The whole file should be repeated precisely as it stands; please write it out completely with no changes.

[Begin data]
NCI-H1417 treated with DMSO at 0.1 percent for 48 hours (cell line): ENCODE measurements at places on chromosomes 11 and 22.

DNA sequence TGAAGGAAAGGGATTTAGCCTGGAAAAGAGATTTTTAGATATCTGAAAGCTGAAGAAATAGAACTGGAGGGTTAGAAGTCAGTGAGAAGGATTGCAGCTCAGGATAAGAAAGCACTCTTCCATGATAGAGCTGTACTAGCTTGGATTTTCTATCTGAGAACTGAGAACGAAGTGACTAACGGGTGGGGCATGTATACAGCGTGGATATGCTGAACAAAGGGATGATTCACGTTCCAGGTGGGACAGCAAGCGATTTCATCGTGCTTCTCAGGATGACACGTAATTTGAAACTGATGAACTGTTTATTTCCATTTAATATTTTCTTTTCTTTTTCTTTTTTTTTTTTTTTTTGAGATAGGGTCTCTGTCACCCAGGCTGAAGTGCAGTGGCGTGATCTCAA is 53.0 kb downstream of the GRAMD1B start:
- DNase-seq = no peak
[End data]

NCI-H1417 treated with DMSO at 0.1 percent for 48 hours (cell line): ENCODE measurements at places on chromosomes 11 and 22.

DNA sequence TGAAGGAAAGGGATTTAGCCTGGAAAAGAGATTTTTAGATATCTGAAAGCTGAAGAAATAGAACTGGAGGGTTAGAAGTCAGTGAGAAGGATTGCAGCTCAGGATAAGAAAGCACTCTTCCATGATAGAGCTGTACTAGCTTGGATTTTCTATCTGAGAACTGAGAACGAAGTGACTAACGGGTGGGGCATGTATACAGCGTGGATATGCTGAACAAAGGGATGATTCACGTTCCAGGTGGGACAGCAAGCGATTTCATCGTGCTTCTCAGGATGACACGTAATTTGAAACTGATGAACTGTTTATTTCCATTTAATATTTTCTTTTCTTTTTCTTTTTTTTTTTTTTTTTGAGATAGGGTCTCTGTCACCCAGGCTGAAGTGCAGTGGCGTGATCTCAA is 53.0 kb downstream of the GRAMD1B start:
- DNase-seq = no peak